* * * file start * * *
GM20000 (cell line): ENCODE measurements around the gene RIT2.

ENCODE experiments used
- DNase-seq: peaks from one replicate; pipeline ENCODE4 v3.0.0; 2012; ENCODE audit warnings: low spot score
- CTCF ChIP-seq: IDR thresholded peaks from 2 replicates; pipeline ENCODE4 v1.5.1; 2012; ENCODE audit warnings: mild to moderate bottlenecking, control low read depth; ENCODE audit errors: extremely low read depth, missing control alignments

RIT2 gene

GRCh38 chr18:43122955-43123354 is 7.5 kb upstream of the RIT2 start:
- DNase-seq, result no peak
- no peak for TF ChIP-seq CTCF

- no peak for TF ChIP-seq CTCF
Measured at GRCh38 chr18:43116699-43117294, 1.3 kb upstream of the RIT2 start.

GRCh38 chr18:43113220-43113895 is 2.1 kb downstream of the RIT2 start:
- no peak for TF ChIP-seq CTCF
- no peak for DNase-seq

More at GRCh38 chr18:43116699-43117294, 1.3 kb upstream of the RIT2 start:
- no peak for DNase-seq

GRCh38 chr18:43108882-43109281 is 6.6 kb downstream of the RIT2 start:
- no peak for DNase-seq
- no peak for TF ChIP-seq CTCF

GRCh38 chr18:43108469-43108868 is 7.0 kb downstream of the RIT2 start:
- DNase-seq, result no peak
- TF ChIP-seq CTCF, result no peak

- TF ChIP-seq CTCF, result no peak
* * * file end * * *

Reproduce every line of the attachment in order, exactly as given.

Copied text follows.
GM20000 (cell line): ENCODE measurements around the gene RIT2.

ENCODE experiments used
- DNase-seq: peaks from one replicate; pipeline ENCODE4 v3.0.0; 2012; ENCODE audit warnings: low spot score
- CTCF ChIP-seq: IDR thresholded peaks from 2 replicates; pipeline ENCODE4 v1.5.1; 2012; ENCODE audit warnings: mild to moderate bottlenecking, control low read depth; ENCODE audit errors: extremely low read depth, missing control alignments

RIT2 gene

GRCh38 chr18:43122955-43123354 is 7.5 kb upstream of the RIT2 start:
- DNase-seq, result no peak
- no peak for TF ChIP-seq CTCF

- no peak for TF ChIP-seq CTCF
Measured at GRCh38 chr18:43116699-43117294, 1.3 kb upstream of the RIT2 start.

GRCh38 chr18:43113220-43113895 is 2.1 kb downstream of the RIT2 start:
- no peak for TF ChIP-seq CTCF
- no peak for DNase-seq

More at GRCh38 chr18:43116699-43117294, 1.3 kb upstream of the RIT2 start:
- no peak for DNase-seq

GRCh38 chr18:43108882-43109281 is 6.6 kb downstream of the RIT2 start:
- no peak for DNase-seq
- no peak for TF ChIP-seq CTCF

GRCh38 chr18:43108469-43108868 is 7.0 kb downstream of the RIT2 start:
- DNase-seq, result no peak
- TF ChIP-seq CTCF, result no peak

- TF ChIP-seq CTCF, result no peak